NZCB In The News – Radio NZ 13th November

NZCB In The News – Radio NZ 13th November

Business News with RNZ reporter John Gerritsen

NZCB chief executive Malcolm Fleming talks to RNZ Morning Report.

Radio script

For each new trainee and later 500 a month. The funding saw apprentice numbers jump from 53.5 thousand inches 2019 to more than 80,000 last year. But the proportion not getting their qualification credits has leapt from a quarter to a third. And in some fields it’s much higher. Last year, almost no electronic engineering apprentices completed any credits and in one of the biggest fields, architecture and building. Half were in active last year, up from 28% before the subsidy was introduced. Malcolm Fleming from Certified Builders says members are telling him some firms just want the subsidy. 

There are likely to be businesses who are rolling employees such as labourers as apprentices to obtain the apprentice boost contribution and they’re not encouraging those apprentices to work their way through the qualification. So that’s a practise that trade associations like ourselves frown upon, and I don’t hear of a lot of it occurring, but I can quite imagine that it does occur, he says.

Another possible factor is poor support for trainees. 

The second one would be businesses that are just not good at supporting apprentices due to them being poor trainers or the employer just not being well organised. The result is that the apprentice gets discouraged. They flounder.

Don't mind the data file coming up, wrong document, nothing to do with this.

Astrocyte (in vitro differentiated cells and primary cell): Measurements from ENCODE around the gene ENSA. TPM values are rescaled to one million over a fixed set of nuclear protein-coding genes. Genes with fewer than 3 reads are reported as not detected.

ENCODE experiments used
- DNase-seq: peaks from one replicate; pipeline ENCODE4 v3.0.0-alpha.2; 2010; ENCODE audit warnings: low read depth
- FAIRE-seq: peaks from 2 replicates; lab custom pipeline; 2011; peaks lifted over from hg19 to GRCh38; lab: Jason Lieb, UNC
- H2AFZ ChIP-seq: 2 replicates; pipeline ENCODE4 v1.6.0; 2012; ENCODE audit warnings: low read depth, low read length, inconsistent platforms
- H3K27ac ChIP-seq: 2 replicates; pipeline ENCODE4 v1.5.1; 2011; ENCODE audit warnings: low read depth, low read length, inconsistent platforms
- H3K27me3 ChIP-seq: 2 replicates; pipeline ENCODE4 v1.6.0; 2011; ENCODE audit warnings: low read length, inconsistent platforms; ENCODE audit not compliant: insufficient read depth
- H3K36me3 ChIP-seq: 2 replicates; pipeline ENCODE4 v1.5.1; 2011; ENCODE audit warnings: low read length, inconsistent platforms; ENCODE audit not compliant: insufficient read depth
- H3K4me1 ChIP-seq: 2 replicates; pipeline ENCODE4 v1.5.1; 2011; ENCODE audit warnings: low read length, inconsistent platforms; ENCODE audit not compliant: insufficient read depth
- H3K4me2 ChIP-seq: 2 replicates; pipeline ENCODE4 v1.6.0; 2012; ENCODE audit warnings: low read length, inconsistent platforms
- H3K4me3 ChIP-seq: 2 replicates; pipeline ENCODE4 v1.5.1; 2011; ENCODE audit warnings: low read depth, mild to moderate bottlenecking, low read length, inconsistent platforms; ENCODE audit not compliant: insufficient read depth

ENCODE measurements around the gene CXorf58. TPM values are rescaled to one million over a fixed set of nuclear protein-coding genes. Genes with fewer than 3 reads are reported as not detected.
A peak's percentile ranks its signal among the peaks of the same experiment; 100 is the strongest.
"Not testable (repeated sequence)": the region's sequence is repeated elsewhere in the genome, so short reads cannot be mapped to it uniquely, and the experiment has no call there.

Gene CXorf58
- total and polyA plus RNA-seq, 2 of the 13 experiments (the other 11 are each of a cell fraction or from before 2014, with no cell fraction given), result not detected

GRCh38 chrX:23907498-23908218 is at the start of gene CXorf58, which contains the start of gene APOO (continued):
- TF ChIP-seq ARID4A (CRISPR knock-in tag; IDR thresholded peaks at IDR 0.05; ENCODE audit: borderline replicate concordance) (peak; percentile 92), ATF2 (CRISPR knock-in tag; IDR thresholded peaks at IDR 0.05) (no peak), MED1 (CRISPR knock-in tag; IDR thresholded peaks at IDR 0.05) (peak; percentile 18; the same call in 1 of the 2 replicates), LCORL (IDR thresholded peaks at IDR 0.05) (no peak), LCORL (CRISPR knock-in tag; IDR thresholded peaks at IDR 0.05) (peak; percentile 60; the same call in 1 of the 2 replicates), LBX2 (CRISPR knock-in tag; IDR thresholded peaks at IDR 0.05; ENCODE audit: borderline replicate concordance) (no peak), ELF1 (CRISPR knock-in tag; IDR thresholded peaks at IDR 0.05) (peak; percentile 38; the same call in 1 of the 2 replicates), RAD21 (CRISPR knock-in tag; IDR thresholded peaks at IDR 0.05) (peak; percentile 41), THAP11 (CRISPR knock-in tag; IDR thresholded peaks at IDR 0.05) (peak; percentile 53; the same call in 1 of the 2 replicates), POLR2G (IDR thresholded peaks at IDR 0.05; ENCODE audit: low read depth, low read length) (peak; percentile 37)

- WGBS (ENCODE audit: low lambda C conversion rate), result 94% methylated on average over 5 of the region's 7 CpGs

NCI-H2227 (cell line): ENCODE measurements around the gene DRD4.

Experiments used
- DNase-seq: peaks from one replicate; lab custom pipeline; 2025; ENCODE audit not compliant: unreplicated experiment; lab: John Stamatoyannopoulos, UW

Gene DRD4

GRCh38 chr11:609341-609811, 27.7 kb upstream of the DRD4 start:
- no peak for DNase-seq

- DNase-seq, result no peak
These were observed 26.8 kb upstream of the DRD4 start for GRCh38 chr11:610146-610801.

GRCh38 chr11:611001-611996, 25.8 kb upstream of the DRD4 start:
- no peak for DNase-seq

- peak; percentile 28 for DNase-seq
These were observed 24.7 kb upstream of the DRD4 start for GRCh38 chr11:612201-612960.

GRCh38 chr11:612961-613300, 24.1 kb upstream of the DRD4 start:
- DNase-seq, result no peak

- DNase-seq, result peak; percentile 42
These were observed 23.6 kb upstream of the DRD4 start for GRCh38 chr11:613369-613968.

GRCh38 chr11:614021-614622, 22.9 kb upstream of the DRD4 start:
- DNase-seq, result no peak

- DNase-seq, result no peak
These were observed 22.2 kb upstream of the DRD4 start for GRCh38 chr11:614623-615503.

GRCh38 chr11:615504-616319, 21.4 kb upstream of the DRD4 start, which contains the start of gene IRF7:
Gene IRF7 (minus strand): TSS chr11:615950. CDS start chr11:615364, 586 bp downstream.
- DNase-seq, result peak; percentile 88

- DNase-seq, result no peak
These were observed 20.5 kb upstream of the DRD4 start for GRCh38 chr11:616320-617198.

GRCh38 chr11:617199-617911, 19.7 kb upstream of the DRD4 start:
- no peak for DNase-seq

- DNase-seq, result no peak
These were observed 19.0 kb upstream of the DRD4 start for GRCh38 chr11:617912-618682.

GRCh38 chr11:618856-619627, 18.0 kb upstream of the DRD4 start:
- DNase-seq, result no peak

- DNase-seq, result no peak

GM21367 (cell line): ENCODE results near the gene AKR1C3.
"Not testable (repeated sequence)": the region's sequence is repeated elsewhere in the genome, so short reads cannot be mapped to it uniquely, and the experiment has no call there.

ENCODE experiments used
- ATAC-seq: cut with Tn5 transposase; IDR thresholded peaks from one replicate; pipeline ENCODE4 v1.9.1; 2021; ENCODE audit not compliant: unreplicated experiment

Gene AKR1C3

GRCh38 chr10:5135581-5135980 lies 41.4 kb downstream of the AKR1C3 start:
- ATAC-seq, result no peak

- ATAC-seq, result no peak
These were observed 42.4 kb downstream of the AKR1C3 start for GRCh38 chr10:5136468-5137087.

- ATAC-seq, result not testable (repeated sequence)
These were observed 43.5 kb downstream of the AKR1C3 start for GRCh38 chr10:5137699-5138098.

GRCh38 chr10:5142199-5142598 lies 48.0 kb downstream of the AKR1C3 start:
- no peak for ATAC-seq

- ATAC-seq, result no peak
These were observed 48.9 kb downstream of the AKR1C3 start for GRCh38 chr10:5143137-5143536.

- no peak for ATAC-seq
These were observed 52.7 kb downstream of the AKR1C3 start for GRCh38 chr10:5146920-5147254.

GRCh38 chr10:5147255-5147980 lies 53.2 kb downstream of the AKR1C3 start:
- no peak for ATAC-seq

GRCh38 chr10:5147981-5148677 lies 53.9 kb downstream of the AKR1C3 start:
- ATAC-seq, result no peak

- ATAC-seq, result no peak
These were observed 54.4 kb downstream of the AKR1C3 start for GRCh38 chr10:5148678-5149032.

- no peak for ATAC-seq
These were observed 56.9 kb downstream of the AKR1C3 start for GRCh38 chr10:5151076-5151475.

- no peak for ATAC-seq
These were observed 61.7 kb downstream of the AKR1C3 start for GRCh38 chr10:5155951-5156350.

Graham Moore from the Roofing Association says the scheme should ensure employers are ready to train their apprentices. 

Part of the problem is, and we see this when they came up with free fees and apprenticeship boosts and all that sort of thing. There should have been some work done around qualifying the employer so that it wasn’t a I’ll get in and get a subsidised bit of labour approach to it. 

Philip Aldridge is from the Workforce Development Council for the Construction sector. He says another possible reason for the increase in inactive trainees is that there are more first year apprentices who don’t have to do many credits until they’re further into their qualification. 

So it’s sort of a way to quoll is structured. 

That means there’s less likely to be lots of credits in the first 12 months while the attainment happens On a credit scoring point of view, it’s actually probably the last six months of a four year apprenticeship. So yes, they are meant to get some credits, but they don’t get that many and we’re looking to change that. 

The Ministry of Social Development administers the scheme. It says since the programme started three years ago, almost 300 employers have repaid about half $1 million in subsidies for just under 400 apprentices. The money includes payments for people who had left or put their training on hold. 

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